Andersen, Hendrick Christian [Hrsg.]; Hébrard, Ernest M.   [Hrsg.]
Creation of a world centre of communication — Paris, 1913

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CREATION OF A WORLD-CENTRE.

Thus we know that through this very weakness, this very lack of spiri-
tual insight, this very craving for worldly possession, a new religion, begin-
ning in the hollows of the earth, rose from an immortal grave into new life
and vigour.

The beginning of a world centralisation of spiritual endeavour came
through Jesus of Nazareth, who was the " Way " and the " Light " — a
light that penetrates into the depths of the soul and brings a truer knowledge
of the divine nature by disclosing the unity of God in all humanity; and
which therefore is the sure guide of man s whole nature, as he reaches
upwards to his Maker.

He gave mankind such an appealing message from the Creator whom
he called " Father "; he spoke such comforting words telling of human
brotherhood, that his divinity could not be doubted. Thus, as the Roman
Empire was verging to its end, his teaching was laying the foundation of yet
another empire destined to be so vast that the whole earth is not too large
to be its pedestal.

When Pilate said, " Knowest thou not that I have power to crucify thee,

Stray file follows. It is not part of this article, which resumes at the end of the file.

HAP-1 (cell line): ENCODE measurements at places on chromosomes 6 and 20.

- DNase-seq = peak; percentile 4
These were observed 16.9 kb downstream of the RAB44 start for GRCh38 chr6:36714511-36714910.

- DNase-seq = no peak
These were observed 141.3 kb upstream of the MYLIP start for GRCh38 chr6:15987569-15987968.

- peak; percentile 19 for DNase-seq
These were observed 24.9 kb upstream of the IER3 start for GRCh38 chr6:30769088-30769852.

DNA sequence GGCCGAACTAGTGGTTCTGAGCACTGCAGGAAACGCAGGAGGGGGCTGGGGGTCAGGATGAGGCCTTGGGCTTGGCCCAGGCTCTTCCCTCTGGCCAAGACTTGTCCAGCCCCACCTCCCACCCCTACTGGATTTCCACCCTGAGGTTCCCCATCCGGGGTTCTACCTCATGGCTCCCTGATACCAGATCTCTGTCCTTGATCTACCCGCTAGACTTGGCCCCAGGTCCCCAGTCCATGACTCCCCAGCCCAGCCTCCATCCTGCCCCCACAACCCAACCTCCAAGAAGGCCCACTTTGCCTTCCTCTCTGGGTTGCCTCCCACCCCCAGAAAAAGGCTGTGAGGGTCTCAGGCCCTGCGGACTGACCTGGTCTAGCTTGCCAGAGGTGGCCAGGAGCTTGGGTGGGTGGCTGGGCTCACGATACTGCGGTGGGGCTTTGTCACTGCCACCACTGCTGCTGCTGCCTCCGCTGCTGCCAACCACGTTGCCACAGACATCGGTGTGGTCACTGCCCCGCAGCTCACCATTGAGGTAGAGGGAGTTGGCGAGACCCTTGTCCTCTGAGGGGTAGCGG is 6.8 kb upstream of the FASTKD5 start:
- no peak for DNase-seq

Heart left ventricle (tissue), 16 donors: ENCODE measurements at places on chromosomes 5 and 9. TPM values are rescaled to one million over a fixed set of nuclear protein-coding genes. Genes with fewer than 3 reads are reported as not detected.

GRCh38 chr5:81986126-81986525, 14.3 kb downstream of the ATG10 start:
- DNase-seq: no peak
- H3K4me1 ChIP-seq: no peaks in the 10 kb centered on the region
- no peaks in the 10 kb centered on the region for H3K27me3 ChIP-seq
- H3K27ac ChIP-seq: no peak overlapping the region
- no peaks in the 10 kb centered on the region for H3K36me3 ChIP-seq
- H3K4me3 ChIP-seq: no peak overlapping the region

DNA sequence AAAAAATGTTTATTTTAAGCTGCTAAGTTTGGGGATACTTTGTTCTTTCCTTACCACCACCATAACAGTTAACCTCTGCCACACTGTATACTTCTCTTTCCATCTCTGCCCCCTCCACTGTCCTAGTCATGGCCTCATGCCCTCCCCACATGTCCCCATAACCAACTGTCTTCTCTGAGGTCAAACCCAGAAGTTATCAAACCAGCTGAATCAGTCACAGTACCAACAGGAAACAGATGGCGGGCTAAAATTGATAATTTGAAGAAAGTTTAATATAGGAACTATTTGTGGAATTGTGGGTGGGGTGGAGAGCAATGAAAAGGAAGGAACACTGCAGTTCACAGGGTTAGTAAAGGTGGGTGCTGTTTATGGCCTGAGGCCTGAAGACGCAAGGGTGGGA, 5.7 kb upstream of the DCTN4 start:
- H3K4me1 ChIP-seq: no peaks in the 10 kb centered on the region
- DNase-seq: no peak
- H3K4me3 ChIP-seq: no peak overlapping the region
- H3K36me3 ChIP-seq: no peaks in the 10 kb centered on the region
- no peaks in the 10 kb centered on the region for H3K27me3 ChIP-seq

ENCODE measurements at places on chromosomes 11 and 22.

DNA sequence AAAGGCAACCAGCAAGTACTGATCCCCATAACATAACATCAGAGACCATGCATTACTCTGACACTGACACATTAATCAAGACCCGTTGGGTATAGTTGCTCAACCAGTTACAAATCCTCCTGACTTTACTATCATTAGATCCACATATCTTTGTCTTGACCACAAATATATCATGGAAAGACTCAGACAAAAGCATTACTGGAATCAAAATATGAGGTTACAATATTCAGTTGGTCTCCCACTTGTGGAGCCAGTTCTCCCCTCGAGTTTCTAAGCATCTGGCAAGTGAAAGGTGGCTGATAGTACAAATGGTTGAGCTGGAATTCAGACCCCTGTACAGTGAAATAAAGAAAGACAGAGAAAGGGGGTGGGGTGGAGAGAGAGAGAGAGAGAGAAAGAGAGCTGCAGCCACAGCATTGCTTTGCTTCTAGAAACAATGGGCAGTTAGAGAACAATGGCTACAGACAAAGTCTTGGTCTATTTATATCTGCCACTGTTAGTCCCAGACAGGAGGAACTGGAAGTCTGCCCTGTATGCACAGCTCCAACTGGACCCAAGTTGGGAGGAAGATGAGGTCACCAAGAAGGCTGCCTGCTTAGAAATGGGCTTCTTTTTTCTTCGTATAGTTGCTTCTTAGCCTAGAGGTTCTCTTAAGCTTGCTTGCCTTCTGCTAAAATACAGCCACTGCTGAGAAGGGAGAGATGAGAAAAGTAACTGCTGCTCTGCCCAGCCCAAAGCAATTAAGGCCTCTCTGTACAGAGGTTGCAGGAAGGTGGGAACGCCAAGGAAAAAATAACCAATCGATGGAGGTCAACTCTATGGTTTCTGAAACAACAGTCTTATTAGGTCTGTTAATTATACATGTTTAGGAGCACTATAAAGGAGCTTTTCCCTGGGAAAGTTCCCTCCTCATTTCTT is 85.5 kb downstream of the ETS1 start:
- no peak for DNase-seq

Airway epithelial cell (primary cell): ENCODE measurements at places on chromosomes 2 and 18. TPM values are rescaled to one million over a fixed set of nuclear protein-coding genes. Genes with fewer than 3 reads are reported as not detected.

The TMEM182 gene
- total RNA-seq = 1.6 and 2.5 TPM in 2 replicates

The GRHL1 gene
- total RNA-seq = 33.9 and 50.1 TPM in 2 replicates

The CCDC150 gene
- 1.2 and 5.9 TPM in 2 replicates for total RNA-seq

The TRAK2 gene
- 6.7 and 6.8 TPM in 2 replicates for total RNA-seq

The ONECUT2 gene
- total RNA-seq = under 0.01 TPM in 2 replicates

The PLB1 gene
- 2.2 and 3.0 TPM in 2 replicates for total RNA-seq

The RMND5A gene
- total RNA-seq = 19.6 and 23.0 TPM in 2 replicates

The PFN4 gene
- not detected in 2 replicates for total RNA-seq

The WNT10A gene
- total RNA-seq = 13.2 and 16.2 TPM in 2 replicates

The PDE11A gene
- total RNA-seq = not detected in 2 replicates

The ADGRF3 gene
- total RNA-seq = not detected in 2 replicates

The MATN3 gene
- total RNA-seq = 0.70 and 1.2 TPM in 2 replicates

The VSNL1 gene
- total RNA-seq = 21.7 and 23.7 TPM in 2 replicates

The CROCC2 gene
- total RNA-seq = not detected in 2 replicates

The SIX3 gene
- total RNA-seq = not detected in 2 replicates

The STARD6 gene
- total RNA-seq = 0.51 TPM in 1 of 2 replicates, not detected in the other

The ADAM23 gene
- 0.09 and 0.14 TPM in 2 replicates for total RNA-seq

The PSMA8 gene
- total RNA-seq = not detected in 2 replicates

and have power to release thee? " Christ replied : " Thou couldest have
no power at all against me, except it were given thee from above, % — and
without this power, humanity knows that it can do nothing. Therefore every
truth and power that the human mind discovers, every kingdom built by
human hands, every energy in nature or in man, as coming from above, is
not only of practical, but of deeply religious significance.

We find the holy Messenger and Preacher of the new religion full of human
sympathies, condemning no one. No prejudice, no malice found room in
his great human heart; which seemed to be made of the essence of love and
truth. When tempted by spies to speak against the imperialism of Roman
laws, Christ, whom the Romans condemned to be crucified, replied with
noble serenity : " Render unto Caesar the things which be Caesar's, and
unto God the things which be God's.

The attitude of Rome, and her persecution of those who, following Christ,
would not bow down to the emperor and pay him divine honours as head
of the State, are too well known to be repeated here. Yet it is of great
importance to realise that it was owing to lack of spiritual power that the
mighty Empire was destined to crumble into dust, and her proud monuments
to be turned into mouldering spectral wrecks.

The vast scale of her desolate ruins, the huge remnants of her mighty
edifices, so full of the lacrimae rerum — the tears that belong to all human
things — attest the majestic grandeur of the ancient Mistress of the World.
In her maturity Rome stands an imperishable monument to imperialism, law
and diplomacy; but in her decline she teaches a world lesson of the insecu-
rity of all human efforts that have no spiritual inspiration, herself a proof
that we must be guided in all endeavours by the will of God.
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